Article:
NASA SBIR 2007 Solicitation


PROPOSAL NUMBER: 07-2 X12.01-9535
SUBTOPIC TITLE: Health Preservation in the Space Environment
PROPOSAL TITLE: Wearable Beat to Beat Blood Pressure Monitor

SMALL BUSINESS CONCERN (Firm Name, Mail Address, City/State/Zip, Phone)
Linea Research Corporation
1020 Corporation Way, Suite 216
Palo Alto, CA 94303 - 4317
(650) 533-9546

PRINCIPAL INVESTIGATOR/PROJECT MANAGER (Name, E-mail, Mail Address, City/State/Zip, Phone)
Yong Jin Lee
781 Rosewood Drive
Palo Alto, CA 94303 - 3638
(650) 533-9546

Expected Technology Readiness Level (TRL) upon completion of contract: 6 to 7

TECHNICAL ABSTRACT (Limit 2000 characters, approximately 200 words)
A key component of NASA's human exploration programs is a system that monitors the health of the crew during space missions. The wearable beat-to-beat blood pressure monitor proposed by Linea Research Corporation can be used to continuously monitor the physiological effect of prolonged space missions (including exposure to reduced gravitational environments) and the effectiveness of its countermeasures. During Phase I of the program, we demonstrated the feasibility of a novel, non-invasive beat-to-beat blood pressure monitor using a lightweight (<40 g) and low-power (<100mA @ 5V) initial prototype. Measurement of beat-to-beat blood pressure was successfully verified during human studies (tilt table tests) using a cuff-based blood pressure monitor as reference. Measurement of the beat-to-beat blood pressure was also verified against an arterial line in animal (porcine) studies using epinephrine to induce blood pressure changes. During Phase II of the program, we will develop and fabricate a field-capable, light-weight, wearable beat-to-beat blood pressure monitor that will be ready for demonstration on space missions. In addition to supplying the blood pressure monitors for use by NASA, Linea plans to introduce the technology for use in ambulatory blood pressure monitors. Linea will subsequently introduce the technology for integration into high acuity as well as home based blood pressure monitors. One patent has been filed and three are currently being prepared to protect the intellectual property. A business plan has been prepared to address the commercialization opportunities.

POTENTIAL NASA COMMERCIAL APPLICATIONS (Limit 1500 characters, approximately 150 words)
Autonomous medical care for the crew during human exploration missions is critical in preventing degradation in health due to adverse physiological responses to space flight environments. A wearable physiological monitor that provides continuous blood pressure (and heart rate) measurements will be extremely valuable in providing proper medical support for both normal activities and medical emergencies. The device can be used to monitor the long-term physiological effects of hypogravity and the effects of the countermeasures against hypogravitational environments. The device can also be modified to monitor the health status of crew during extravehicular activities. The device will provide wireless connectivity to a monitor (e.g. laptop already onboard) to allow transfer of both real-time and historical physiological data. The system will be developed as a single-unit wearable device which necessitates low power consumption and compact and lightweight form factor. The size criterion is a key factor for space applications as launch costs are directly determined by the weight of the device.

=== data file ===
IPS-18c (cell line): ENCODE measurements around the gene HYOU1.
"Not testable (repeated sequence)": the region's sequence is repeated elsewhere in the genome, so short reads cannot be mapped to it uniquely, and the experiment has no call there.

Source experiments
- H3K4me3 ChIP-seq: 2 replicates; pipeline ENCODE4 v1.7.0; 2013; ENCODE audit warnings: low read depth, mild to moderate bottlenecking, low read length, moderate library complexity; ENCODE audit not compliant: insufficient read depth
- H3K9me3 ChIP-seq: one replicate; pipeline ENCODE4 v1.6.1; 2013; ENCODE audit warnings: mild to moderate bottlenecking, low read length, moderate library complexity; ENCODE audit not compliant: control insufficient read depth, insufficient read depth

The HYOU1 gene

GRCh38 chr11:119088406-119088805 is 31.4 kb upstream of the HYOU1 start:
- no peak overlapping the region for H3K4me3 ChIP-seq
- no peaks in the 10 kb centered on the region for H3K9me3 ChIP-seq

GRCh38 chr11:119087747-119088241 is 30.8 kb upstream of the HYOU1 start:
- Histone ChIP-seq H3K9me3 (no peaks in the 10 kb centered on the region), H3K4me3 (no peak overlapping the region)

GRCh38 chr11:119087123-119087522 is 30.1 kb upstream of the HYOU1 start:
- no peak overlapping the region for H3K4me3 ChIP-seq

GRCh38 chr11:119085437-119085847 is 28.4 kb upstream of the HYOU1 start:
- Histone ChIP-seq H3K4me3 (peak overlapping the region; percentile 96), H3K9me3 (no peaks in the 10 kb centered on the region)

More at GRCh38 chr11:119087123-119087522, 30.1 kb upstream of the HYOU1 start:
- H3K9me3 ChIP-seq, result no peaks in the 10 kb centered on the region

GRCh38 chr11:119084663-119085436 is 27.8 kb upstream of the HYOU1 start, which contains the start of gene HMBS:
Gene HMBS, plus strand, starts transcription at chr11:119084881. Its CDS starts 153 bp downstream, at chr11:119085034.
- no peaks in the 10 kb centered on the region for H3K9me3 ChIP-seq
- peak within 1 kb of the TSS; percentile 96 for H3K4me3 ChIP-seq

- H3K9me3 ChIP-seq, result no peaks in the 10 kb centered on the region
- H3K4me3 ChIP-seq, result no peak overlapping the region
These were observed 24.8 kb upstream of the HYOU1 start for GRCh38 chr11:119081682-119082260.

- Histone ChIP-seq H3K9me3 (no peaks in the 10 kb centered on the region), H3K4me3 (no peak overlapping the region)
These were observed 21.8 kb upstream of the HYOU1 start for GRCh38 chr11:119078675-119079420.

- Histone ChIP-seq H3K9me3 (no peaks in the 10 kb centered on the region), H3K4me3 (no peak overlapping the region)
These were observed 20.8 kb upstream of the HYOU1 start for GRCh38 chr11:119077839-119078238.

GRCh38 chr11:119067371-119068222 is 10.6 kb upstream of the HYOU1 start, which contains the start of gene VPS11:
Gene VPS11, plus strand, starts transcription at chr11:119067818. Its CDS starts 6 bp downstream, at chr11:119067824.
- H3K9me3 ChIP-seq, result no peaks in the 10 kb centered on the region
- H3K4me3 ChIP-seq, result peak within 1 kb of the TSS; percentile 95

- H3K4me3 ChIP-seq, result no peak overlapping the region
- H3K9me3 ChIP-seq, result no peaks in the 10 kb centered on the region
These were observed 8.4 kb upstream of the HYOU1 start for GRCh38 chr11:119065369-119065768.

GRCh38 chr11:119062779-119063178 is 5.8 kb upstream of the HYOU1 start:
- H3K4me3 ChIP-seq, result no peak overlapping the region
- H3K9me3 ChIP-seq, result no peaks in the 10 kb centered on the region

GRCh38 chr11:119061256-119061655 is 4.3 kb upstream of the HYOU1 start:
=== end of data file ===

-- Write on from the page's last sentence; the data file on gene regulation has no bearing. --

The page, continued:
POTENTIAL NON-NASA COMMERCIAL APPLICATIONS (Limit 1500 characters, approximately 150 words)
The proposed device has the potential to fundamentally change the half-billion dollar blood pressure monitoring device market. The technologies developed under the NASA program are most immediately applicable to ambulatory blood pressure monitors, but can also be applied to high acuity (e.g. arterial line replacement) as well as home blood pressure monitoring devices. For the ambulatory and home blood pressure monitoring segment, the technology developed under this program will enable beat-to-beat blood pressure measurement which will allow continuous measurement of blood pressure. Another significant advantage of the proposed beat-to-beat technology is that it does not require the inflation of the cuff except for calibration measurements. The inflation of the cuff can be uncomfortable for many users and can result in complications such as petechiae on the arm. The key advantage of the proposed technology over arterial lines used for high-acuity applications is the non-invasive nature of the measurement. Blood pressure monitoring based on arterial lines involves invasive procedures requiring percutaneous insertion of catheters into the radial or brachial arteries. Cannulation of the artery requires a skilled health professional and can often take significant time. In addition, cannulation can result in a number of complications including bleeding, infection, and rarely but significantly, lack of blood flow to the tissue supplied by the artery.

NASA's technology taxonomy has been developed by the SBIR-STTR program to disseminate awareness of proposed and awarded R/R&D in the agency. It is a listing of over 100 technologies, sorted into broad categories, of interest to NASA.

Biomedical and Life Support

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